FreshCUP™, and its proprietary FreshCUP™ 1·2 Biocleanser, has been available for more than 20 years in first world countries across the globe. But never in Africa.

A completely redesigned and improved version of the FreshCUP™ went into production in January 2020. This modernised system is now being launched in South Africa by Qwyx (Pty) Ltd, a new company focussed only on innovative corporate hygiene services. Located in Johannesburg, Qwyx currently services the Johannesburg northern business districts.

FreshCUP™ is a compact cup washer, weighing just five kilograms. It is small enough to fit into any office kitchen space or even sit on a shelf. All it needs for a super-efficient wash is a 230 V electrical supply, a plumbed-in cold water supply and drain. Typical water consumption is 600 cc per cup.

FreshCUP™ cleans and sanitises two to three cups every 30 seconds, but can be operated for just one cup or continuously for many cups. It takes just one press of a button to operate. The water is heated via an advanced on-demand internal heating system, which heats water faster and to higher temperatures than previously possible, so the sanitised cups dry by evaporation. 

The ecologically friendly FreshCUP™ 1·2 Biocleanser comes in two separate liquids, supplied in convenient recyclable bottles used to refill internal storage compartments in the machine. One refill is good for washing 400-600 cups (depending on wash cycle and how many cups loaded per wash).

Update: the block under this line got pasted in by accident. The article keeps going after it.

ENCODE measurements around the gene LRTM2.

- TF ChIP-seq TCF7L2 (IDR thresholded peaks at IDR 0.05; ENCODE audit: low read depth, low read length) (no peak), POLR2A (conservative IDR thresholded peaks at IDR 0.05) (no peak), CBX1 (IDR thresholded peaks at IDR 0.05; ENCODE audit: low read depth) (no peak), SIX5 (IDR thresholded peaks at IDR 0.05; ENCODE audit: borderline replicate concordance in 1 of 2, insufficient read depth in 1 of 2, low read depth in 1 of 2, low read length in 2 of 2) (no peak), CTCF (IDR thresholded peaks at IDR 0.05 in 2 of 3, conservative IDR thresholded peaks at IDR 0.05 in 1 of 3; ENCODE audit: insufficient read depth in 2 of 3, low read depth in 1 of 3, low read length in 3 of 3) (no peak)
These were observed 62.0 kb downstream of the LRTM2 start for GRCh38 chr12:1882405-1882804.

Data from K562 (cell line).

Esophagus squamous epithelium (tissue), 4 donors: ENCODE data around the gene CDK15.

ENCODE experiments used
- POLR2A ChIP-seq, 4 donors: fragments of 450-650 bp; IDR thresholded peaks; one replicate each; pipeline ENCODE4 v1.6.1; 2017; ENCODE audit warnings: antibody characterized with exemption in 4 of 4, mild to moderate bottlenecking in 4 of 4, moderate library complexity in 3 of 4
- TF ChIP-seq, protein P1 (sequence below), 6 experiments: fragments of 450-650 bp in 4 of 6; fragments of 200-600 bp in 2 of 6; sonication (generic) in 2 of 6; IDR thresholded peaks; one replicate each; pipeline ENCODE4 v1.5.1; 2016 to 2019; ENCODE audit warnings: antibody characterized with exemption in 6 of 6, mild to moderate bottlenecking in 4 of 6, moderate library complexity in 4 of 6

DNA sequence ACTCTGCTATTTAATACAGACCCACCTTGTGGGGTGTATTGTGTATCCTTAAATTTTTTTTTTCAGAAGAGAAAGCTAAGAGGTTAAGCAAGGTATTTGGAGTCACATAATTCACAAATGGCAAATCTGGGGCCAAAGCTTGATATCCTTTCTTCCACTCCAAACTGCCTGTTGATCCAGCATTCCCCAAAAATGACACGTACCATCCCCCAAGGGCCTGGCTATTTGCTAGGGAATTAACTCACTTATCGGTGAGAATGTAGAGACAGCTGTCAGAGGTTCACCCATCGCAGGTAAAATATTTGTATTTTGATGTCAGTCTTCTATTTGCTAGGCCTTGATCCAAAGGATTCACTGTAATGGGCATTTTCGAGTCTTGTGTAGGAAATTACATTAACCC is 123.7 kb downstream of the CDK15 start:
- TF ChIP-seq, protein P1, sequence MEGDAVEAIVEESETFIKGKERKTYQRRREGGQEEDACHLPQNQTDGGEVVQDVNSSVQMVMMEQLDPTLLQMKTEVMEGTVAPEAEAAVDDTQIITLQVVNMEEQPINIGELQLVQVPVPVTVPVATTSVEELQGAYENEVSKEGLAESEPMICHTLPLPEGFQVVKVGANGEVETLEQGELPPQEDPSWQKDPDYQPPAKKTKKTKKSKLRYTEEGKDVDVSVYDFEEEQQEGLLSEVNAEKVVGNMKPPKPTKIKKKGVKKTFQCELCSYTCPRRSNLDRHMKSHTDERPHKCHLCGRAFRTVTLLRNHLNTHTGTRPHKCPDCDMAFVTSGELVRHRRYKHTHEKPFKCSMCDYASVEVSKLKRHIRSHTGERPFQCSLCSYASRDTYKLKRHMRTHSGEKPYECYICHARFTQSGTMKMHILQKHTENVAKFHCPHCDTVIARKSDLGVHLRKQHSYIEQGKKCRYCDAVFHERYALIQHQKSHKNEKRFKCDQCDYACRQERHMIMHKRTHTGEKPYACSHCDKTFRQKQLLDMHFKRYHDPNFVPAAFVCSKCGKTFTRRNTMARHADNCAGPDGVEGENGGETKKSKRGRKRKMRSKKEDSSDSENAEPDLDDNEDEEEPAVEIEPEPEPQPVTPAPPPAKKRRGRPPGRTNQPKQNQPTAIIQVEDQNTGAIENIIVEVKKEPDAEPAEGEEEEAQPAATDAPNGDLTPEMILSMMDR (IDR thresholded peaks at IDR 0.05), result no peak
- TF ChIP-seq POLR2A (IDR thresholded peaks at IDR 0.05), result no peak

The FreshCUP™ machine is not sold but made available as an all-inclusive office facility for a fixed monthly fee.

Satisfied clients include Intel, IBM, Microsoft, Coca-Cola, Subaru, HP Compaq, Checkpoint, Motorola and Dell Computers among other global businesses.

HOW FreshCUP™ WORKS

Why cups and cutlery need sanitising

Cups in the office and at home are an ideal breeding ground for various microorganisms. Food leftovers (particularly milk and juices), moisture and room temperature create a food base for microbes, bacteria, moulds, yeasts and fungi.

Microorganisms get onto the cup or mug via natural flora in the mouth, which are most problematic at times of illness with viruses present in air passages, the mouth, the teeth and digestive system. They are then spread by the wash cloths and sponges used in manual washing which may leave cups clean to the naked eye, but harbour and spread unseen and unwanted microorganisms. 

In an office environment, cups get contaminated from touching and handling, such as using cups after visiting the bathroom. Research findings confirm this is a worldwide problem.